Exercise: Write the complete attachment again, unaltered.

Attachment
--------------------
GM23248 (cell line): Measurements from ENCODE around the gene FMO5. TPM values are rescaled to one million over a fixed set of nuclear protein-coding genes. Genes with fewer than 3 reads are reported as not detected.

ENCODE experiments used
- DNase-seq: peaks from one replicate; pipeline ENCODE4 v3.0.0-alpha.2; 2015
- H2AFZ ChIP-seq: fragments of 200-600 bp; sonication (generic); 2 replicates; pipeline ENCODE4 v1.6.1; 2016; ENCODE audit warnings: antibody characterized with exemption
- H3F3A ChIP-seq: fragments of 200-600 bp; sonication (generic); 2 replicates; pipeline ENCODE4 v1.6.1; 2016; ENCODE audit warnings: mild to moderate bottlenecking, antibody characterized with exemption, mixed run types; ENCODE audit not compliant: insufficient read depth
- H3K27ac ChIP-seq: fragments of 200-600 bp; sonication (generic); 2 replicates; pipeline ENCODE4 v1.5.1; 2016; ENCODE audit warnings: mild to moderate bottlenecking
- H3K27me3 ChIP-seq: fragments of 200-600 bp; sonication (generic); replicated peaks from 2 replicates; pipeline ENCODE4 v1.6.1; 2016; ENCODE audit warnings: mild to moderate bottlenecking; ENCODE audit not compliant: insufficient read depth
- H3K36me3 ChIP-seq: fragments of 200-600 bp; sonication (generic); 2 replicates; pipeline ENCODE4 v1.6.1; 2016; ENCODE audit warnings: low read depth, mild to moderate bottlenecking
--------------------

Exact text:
GM23248 (cell line): Measurements from ENCODE around the gene FMO5. TPM values are rescaled to one million over a fixed set of nuclear protein-coding genes. Genes with fewer than 3 reads are reported as not detected.

ENCODE experiments used
- DNase-seq: peaks from one replicate; pipeline ENCODE4 v3.0.0-alpha.2; 2015
- H2AFZ ChIP-seq: fragments of 200-600 bp; sonication (generic); 2 replicates; pipeline ENCODE4 v1.6.1; 2016; ENCODE audit warnings: antibody characterized with exemption
- H3F3A ChIP-seq: fragments of 200-600 bp; sonication (generic); 2 replicates; pipeline ENCODE4 v1.6.1; 2016; ENCODE audit warnings: mild to moderate bottlenecking, antibody characterized with exemption, mixed run types; ENCODE audit not compliant: insufficient read depth
- H3K27ac ChIP-seq: fragments of 200-600 bp; sonication (generic); 2 replicates; pipeline ENCODE4 v1.5.1; 2016; ENCODE audit warnings: mild to moderate bottlenecking
- H3K27me3 ChIP-seq: fragments of 200-600 bp; sonication (generic); replicated peaks from 2 replicates; pipeline ENCODE4 v1.6.1; 2016; ENCODE audit warnings: mild to moderate bottlenecking; ENCODE audit not compliant: insufficient read depth
- H3K36me3 ChIP-seq: fragments of 200-600 bp; sonication (generic); 2 replicates; pipeline ENCODE4 v1.6.1; 2016; ENCODE audit warnings: low read depth, mild to moderate bottlenecking